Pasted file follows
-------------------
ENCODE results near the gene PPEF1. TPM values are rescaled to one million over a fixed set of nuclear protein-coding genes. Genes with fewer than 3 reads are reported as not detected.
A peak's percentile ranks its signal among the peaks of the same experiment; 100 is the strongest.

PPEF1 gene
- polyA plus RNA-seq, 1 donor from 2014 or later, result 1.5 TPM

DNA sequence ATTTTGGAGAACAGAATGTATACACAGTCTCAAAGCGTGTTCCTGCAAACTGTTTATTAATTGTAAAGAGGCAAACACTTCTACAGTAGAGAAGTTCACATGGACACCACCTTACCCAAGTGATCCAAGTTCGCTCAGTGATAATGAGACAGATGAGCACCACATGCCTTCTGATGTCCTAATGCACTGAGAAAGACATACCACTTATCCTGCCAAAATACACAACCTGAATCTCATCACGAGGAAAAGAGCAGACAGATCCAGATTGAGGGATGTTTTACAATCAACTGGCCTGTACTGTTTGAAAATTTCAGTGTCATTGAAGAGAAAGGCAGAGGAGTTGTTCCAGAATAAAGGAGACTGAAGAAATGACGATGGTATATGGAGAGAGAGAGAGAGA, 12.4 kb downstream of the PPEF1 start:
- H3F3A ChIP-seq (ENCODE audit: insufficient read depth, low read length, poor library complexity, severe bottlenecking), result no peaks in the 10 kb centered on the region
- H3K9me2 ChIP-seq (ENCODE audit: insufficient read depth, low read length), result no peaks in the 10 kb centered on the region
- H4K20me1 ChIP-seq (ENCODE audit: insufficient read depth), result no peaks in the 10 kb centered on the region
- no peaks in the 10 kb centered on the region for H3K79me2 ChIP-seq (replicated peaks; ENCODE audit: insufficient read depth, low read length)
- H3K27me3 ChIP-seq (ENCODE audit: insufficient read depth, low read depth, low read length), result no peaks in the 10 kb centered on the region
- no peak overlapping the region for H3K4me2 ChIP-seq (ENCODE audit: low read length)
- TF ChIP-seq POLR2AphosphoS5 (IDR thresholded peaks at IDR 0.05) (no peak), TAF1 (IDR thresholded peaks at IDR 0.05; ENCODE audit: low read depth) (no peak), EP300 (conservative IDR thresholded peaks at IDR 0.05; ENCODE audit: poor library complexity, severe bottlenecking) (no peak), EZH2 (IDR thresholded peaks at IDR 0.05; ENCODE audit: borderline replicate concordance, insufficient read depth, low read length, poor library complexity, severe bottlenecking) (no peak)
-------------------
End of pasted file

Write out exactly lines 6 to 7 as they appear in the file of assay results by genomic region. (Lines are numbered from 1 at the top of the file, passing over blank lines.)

- H3F3A ChIP-seq (ENCODE audit: insufficient read depth, low read length, poor library complexity, severe bottlenecking), result no peaks in the 10 kb centered on the region
- H3K9me2 ChIP-seq (ENCODE audit: insufficient read depth, low read length), result no peaks in the 10 kb centered on the region